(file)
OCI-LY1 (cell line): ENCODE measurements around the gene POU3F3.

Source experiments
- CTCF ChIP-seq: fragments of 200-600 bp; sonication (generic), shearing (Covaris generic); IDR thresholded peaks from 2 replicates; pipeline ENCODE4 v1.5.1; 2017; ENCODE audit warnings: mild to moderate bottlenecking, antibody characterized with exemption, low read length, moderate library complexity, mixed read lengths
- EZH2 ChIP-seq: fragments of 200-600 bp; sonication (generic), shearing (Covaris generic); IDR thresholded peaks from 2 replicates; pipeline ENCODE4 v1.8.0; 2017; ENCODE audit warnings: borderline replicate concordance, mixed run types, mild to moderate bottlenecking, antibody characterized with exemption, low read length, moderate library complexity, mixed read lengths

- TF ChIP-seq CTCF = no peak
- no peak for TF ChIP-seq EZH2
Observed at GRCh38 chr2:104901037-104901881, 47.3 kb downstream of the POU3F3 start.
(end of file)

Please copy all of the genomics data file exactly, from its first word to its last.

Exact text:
OCI-LY1 (cell line): ENCODE measurements around the gene POU3F3.

Source experiments
- CTCF ChIP-seq: fragments of 200-600 bp; sonication (generic), shearing (Covaris generic); IDR thresholded peaks from 2 replicates; pipeline ENCODE4 v1.5.1; 2017; ENCODE audit warnings: mild to moderate bottlenecking, antibody characterized with exemption, low read length, moderate library complexity, mixed read lengths
- EZH2 ChIP-seq: fragments of 200-600 bp; sonication (generic), shearing (Covaris generic); IDR thresholded peaks from 2 replicates; pipeline ENCODE4 v1.8.0; 2017; ENCODE audit warnings: borderline replicate concordance, mixed run types, mild to moderate bottlenecking, antibody characterized with exemption, low read length, moderate library complexity, mixed read lengths

- TF ChIP-seq CTCF = no peak
- no peak for TF ChIP-seq EZH2
Observed at GRCh38 chr2:104901037-104901881, 47.3 kb downstream of the POU3F3 start.